The procedures set forth above are also applicable to the collection of data indicative of evolution of neural activity in healthy subjects from whom the test compound is withheld. Such data, collected in the manner set forth above, can be used as a basis for comparison to determine whether a particular test compound is effective.
Observation of the spatial evolution of neural activity as discussed above has applications other than screening drugs. For example, such observations may assist in diagnosing a disorder or, in the case of patients already known to have the disorder, monitoring the disorder. For patients already being treated for a disorder, such observations can be used to monitor the effectiveness of the treatment. In addition, the methods described herein can also be used to identify suitable test subjects for drug screening studies.
The invention is further described in the following examples, which do not limit the scope of the invention described in the claims.
In the following examples, various tasks are performed by test subjects and the resulting spatial evolution of neural activity is shown. The choice of task is selected on the basis of the neural disorder for which a drug is sought.
In an N-back task, a subject is shown a string of letters, one letter at a time. The subject must recall whether a currently presented letter matches the Nth preceding letter. The N-back test has been used extensively to stimulate areas of the brain during acquisition of functional MRI images. In particular, the N-back test is known to stimulate bilateral dorsolateral prefrontal, dorsolateral parietal, and medial frontal cortical activity. Such tests are discussed in Braver, et al. “A Parametric Study of Prefrontal Cortex Involvement in Human Working Memory,” Neuroimage 1997, 5:49-62. However, such tests do not show the evolution of neural activity over time while performing the N-back task. While these tests may show what portions of the brain were used at some time during the N-back task, they do not show when those portions were used, how long those portions were used for, and what portions were being used at the same time. As a result, these tests do not indicate whether portions of the brain that engage in neural activity during the N-back task change over time by, for example, growing or shrinking. These tests also fail to show whether, in the course of performing the N-back task, additional portions of the brain are recruited to assist with the processing demands.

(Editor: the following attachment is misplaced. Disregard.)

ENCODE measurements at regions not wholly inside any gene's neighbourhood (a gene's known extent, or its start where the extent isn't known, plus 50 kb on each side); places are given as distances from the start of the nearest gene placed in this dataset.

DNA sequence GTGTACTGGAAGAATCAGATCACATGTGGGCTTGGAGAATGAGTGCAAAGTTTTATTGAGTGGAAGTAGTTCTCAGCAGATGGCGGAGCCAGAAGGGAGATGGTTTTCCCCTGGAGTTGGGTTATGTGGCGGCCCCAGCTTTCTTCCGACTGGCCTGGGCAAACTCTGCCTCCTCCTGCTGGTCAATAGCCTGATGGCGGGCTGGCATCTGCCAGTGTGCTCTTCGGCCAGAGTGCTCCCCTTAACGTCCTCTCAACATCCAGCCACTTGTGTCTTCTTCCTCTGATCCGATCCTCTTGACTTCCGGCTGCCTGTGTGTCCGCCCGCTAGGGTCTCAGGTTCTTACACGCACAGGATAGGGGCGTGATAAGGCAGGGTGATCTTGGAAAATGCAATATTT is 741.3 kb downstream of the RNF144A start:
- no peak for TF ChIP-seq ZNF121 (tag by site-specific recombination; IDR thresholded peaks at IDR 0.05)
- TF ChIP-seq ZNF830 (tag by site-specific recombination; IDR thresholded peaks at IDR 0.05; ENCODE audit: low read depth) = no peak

In an effort to identify spatial evolution of neural activity during a 2-back task, seventeen healthy adults aged 20-62 with a mean age of 35 were recruited as test subjects. Ten test subjects were female, and sixteen were right-handed. No test compound was administered to the test subjects. Nevertheless, the procedure described herein demonstrates the feasibility of forming sequential images indicative of the evolution of neural activity in response to a sustained task.
In this example, the image acquisition system was a 1.5 Tesla GE Sigma LX MRI system capable of whole brain echo-planar functional imaging using a GRE (“Gradient Recall Echo”) sequence in which the relaxation time, TR, was 3 seconds, the echo time was 60 milliseconds, the flip angle was 90 degrees, the slices were 5 millimeters thick, the field of view (“FOV”) was 24 centimeters, and the matrix was a 64×64 matrix. For high-resolution whole brain anatomic imaging, an SPGR (“SPoiled Gradient Recalled”) sequence was used in which the relaxation time was 22 milliseconds, the FOV was again 24 centimeters, and the matrix was a 256×256 matrix.